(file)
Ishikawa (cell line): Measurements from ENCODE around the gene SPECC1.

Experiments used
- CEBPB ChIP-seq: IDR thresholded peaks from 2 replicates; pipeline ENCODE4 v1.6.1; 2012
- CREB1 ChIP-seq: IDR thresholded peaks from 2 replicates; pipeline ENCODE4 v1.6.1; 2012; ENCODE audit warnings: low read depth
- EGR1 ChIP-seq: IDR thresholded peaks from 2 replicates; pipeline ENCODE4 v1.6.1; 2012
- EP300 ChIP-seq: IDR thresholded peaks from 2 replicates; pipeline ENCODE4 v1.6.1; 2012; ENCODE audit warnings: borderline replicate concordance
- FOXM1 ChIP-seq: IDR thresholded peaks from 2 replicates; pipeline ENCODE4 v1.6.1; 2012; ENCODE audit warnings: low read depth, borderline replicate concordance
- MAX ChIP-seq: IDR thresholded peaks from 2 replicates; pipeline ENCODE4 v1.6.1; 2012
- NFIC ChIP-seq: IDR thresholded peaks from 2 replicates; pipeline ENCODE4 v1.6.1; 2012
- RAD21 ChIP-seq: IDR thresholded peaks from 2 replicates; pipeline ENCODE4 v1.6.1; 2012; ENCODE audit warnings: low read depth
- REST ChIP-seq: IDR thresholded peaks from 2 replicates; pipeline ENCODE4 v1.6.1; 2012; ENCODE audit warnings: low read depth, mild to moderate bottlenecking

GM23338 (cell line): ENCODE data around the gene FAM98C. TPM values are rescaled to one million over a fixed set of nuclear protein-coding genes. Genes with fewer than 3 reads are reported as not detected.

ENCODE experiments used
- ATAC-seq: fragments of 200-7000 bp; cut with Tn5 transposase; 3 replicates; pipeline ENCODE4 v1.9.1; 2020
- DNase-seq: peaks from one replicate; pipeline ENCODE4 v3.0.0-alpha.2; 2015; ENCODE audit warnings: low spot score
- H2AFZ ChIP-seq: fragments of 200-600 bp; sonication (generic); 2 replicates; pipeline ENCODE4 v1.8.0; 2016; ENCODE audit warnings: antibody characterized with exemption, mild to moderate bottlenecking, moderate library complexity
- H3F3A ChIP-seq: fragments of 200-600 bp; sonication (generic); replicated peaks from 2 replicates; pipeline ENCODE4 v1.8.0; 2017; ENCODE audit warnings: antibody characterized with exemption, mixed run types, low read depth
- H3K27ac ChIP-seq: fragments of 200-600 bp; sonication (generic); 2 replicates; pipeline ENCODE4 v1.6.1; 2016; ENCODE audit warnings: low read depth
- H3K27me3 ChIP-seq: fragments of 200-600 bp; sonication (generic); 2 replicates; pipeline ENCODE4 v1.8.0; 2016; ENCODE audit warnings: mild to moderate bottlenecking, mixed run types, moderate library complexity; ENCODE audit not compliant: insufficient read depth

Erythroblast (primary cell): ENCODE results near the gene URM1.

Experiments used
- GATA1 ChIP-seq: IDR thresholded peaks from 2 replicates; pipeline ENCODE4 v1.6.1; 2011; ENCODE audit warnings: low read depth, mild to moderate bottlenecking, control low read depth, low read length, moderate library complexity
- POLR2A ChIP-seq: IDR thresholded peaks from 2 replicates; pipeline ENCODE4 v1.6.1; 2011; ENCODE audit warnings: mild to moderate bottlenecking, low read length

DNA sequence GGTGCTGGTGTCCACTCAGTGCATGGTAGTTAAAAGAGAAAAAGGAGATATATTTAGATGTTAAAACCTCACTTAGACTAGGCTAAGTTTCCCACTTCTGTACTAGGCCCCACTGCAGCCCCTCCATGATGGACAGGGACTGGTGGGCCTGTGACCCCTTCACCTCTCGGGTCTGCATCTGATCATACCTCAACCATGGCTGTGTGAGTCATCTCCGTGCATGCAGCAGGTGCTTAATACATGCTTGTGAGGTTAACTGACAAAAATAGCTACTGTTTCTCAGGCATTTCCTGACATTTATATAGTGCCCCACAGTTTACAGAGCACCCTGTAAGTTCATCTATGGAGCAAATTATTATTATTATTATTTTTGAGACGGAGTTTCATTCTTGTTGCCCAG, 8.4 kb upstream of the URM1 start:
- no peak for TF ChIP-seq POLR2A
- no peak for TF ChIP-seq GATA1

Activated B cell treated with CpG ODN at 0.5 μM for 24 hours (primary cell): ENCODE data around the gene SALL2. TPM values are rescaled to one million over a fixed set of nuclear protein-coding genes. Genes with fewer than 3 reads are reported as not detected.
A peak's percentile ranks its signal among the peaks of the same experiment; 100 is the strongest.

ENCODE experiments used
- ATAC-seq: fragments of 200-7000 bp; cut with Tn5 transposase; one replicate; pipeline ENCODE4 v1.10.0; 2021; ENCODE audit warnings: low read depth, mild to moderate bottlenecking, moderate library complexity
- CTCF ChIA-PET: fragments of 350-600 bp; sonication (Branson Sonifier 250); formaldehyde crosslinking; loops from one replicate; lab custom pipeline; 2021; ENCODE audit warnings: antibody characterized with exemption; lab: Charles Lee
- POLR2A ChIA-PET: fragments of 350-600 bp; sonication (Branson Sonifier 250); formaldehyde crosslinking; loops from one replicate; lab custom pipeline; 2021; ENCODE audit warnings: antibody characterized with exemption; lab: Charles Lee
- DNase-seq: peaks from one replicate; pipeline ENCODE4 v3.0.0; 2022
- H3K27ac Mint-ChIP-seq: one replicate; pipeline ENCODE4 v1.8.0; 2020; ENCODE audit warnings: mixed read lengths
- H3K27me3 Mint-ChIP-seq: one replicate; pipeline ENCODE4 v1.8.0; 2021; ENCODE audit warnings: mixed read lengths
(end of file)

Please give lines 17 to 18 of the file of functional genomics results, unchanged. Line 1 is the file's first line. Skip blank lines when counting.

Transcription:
- H3F3A ChIP-seq: fragments of 200-600 bp; sonication (generic); replicated peaks from 2 replicates; pipeline ENCODE4 v1.8.0; 2017; ENCODE audit warnings: antibody characterized with exemption, mixed run types, low read depth
- H3K27ac ChIP-seq: fragments of 200-600 bp; sonication (generic); 2 replicates; pipeline ENCODE4 v1.6.1; 2016; ENCODE audit warnings: low read depth